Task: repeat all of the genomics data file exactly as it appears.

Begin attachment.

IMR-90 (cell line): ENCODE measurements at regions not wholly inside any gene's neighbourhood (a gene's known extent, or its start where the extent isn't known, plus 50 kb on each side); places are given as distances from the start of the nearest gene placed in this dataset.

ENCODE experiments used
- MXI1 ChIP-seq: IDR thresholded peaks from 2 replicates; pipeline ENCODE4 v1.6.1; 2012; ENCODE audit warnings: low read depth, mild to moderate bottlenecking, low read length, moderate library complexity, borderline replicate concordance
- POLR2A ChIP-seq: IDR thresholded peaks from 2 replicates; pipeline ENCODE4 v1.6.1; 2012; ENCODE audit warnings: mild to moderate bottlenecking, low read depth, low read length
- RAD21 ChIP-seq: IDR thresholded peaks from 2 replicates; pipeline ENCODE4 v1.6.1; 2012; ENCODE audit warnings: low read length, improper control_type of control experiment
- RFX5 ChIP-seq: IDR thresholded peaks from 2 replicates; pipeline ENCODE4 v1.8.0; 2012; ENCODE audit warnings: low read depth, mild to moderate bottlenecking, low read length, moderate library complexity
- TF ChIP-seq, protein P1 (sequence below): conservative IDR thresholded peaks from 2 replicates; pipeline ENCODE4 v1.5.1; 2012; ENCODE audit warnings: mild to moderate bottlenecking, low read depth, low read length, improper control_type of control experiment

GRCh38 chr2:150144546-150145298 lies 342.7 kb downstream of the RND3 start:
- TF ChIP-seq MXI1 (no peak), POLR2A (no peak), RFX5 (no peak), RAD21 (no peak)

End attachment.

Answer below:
IMR-90 (cell line): ENCODE measurements at regions not wholly inside any gene's neighbourhood (a gene's known extent, or its start where the extent isn't known, plus 50 kb on each side); places are given as distances from the start of the nearest gene placed in this dataset.

ENCODE experiments used
- MXI1 ChIP-seq: IDR thresholded peaks from 2 replicates; pipeline ENCODE4 v1.6.1; 2012; ENCODE audit warnings: low read depth, mild to moderate bottlenecking, low read length, moderate library complexity, borderline replicate concordance
- POLR2A ChIP-seq: IDR thresholded peaks from 2 replicates; pipeline ENCODE4 v1.6.1; 2012; ENCODE audit warnings: mild to moderate bottlenecking, low read depth, low read length
- RAD21 ChIP-seq: IDR thresholded peaks from 2 replicates; pipeline ENCODE4 v1.6.1; 2012; ENCODE audit warnings: low read length, improper control_type of control experiment
- RFX5 ChIP-seq: IDR thresholded peaks from 2 replicates; pipeline ENCODE4 v1.8.0; 2012; ENCODE audit warnings: low read depth, mild to moderate bottlenecking, low read length, moderate library complexity
- TF ChIP-seq, protein P1 (sequence below): conservative IDR thresholded peaks from 2 replicates; pipeline ENCODE4 v1.5.1; 2012; ENCODE audit warnings: mild to moderate bottlenecking, low read depth, low read length, improper control_type of control experiment

GRCh38 chr2:150144546-150145298 lies 342.7 kb downstream of the RND3 start:
- TF ChIP-seq MXI1 (no peak), POLR2A (no peak), RFX5 (no peak), RAD21 (no peak)